Broadband filter photometry from 2100 to 4300 Å has been obtained by OAO-2 for the following objects: The Galilean satellites; Titan; the rings of Saturn; and three asteroids. Agreement with independent ground-based photometry in the region of overlap is good. The previously known decrease in reflectivity from visual to ground-based ultraviolet wavelengths continues to 2590 Å for all these objects. Europa's reflectivity continues to decline towards 2110 Å, and the rings' reflectivity levels off from 2590 to 2110 Å. Other targets were too faint at 2110 Å to be measured reliably by OAO-2. The low ultraviolet albedo of Titan has important implications for that planet's atmospheric structure (Caldwell, Larach, and Danielson, 1973; Danielson, Caldwell, and Larach, 1973; Caldwell, 1974b). The ultraviolet reflectivity of Saturn's rings is suggestive of a two-component system, one being pure H2O particles. The ultraviolet albedos of the Galilean satellites are consistent with existing upper limits for atmospheric abundances, but require either that former estimates of the fractional coverage of H2O frost are too high, an unlikely circumstance, or that the frost has been darkened by some external agent in the space environment. © 1975.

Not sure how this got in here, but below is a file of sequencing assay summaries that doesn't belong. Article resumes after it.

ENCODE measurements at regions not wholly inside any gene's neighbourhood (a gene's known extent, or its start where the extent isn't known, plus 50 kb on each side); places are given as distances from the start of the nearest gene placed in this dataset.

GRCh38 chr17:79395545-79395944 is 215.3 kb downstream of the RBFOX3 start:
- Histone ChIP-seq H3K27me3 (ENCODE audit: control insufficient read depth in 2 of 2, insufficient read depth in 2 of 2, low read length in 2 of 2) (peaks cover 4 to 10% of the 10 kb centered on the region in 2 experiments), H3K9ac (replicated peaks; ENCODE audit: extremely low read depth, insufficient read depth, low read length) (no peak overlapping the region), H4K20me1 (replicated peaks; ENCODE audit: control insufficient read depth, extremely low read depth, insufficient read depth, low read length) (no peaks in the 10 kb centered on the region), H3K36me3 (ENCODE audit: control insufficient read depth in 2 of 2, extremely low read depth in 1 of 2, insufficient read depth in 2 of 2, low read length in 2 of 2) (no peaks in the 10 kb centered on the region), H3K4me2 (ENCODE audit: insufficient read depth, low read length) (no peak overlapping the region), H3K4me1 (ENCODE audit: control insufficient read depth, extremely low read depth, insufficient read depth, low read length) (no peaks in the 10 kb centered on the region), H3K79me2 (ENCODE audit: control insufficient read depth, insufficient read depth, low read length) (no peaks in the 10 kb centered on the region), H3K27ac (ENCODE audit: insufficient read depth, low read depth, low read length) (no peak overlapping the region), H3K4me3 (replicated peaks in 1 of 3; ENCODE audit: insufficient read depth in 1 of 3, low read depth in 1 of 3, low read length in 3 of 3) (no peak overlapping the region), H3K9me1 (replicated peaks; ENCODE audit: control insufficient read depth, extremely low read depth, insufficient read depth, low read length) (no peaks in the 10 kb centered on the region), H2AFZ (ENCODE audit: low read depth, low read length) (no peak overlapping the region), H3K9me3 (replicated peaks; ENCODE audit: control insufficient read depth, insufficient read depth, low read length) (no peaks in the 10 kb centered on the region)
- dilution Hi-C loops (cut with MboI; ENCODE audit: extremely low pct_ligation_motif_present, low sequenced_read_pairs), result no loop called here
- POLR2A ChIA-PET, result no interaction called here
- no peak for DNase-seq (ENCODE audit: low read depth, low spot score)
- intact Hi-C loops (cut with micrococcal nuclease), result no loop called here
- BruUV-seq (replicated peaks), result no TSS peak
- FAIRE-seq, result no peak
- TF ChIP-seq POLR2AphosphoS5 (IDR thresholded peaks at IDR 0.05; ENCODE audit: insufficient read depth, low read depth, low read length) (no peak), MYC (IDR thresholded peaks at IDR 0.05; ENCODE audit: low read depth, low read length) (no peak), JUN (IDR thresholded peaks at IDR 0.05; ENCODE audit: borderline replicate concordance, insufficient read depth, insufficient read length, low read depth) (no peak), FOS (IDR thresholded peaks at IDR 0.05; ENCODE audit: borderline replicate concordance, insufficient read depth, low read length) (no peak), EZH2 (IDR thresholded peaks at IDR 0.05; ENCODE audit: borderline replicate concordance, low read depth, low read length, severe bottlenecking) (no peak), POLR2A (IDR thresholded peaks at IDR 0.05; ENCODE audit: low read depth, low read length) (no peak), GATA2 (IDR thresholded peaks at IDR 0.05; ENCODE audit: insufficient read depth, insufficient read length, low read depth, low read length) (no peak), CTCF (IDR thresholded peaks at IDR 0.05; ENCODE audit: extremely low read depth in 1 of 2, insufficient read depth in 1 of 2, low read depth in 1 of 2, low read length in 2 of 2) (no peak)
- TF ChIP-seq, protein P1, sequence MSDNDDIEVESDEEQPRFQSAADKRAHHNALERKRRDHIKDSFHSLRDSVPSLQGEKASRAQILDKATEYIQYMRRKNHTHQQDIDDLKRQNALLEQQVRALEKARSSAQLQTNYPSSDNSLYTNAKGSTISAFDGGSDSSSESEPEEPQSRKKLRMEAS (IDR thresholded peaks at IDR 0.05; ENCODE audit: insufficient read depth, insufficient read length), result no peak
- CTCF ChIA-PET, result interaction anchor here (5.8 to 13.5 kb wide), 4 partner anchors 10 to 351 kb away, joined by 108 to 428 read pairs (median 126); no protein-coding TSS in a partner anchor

Caldwell, J. (1975). Ultraviolet observations of small bodies in the solar system by OAO-2. Icarus, 25(3), 384–396. https://doi.org/10.1016/0019-1035(75)90003-2